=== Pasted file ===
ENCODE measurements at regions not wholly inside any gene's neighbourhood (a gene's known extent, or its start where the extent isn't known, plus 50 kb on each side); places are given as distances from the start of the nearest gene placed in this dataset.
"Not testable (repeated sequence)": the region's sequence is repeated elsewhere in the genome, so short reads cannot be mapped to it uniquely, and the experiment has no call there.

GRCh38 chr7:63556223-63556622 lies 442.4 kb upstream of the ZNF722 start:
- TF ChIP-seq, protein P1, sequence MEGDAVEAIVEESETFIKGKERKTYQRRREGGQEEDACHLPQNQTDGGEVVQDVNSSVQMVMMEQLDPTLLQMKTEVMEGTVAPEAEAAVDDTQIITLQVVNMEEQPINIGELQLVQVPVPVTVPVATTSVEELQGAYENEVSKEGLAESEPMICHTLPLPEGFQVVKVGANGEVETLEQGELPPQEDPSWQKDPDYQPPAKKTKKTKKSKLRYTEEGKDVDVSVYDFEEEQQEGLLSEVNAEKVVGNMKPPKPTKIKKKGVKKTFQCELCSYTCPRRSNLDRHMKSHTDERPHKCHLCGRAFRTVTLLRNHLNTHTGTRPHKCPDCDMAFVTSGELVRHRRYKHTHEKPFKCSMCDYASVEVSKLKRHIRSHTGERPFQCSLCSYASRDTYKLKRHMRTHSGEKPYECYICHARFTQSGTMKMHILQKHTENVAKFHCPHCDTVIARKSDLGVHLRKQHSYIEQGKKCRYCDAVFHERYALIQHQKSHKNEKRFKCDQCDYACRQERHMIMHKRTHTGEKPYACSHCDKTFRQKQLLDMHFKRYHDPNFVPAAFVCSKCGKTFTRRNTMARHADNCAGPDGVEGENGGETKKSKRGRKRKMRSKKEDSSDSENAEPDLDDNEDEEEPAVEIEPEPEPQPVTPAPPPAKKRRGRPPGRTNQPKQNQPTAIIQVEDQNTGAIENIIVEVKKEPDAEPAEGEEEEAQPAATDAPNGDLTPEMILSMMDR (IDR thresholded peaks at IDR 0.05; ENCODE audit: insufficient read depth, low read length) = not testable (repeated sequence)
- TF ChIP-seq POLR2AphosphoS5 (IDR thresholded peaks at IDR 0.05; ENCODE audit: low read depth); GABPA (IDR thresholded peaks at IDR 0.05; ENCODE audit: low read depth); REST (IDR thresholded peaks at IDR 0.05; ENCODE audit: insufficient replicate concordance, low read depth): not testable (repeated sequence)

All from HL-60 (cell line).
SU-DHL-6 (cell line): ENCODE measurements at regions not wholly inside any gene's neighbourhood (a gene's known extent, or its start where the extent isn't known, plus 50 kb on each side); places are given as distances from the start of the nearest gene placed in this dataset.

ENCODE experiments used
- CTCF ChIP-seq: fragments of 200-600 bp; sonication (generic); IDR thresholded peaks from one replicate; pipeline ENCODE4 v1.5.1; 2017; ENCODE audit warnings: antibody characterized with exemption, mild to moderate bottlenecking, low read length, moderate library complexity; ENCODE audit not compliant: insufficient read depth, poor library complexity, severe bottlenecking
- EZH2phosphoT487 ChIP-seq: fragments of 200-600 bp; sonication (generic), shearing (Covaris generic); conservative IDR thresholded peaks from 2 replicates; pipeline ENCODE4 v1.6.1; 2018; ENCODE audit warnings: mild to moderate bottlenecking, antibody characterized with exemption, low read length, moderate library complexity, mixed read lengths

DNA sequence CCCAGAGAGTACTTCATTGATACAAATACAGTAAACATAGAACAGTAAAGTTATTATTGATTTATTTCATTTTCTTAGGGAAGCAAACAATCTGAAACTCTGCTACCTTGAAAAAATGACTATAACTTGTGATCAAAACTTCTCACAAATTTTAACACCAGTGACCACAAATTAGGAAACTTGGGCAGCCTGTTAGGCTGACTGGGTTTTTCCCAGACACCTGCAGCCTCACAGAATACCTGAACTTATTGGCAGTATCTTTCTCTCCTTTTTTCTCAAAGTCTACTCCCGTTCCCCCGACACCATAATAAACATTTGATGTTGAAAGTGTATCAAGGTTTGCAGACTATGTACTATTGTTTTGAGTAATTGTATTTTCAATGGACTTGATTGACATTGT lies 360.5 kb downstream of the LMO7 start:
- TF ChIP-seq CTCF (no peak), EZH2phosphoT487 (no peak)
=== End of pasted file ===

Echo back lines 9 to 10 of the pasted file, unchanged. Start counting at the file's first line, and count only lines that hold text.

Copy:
- CTCF ChIP-seq: fragments of 200-600 bp; sonication (generic); IDR thresholded peaks from one replicate; pipeline ENCODE4 v1.5.1; 2017; ENCODE audit warnings: antibody characterized with exemption, mild to moderate bottlenecking, low read length, moderate library complexity; ENCODE audit not compliant: insufficient read depth, poor library complexity, severe bottlenecking
- EZH2phosphoT487 ChIP-seq: fragments of 200-600 bp; sonication (generic), shearing (Covaris generic); conservative IDR thresholded peaks from 2 replicates; pipeline ENCODE4 v1.6.1; 2018; ENCODE audit warnings: mild to moderate bottlenecking, antibody characterized with exemption, low read length, moderate library complexity, mixed read lengths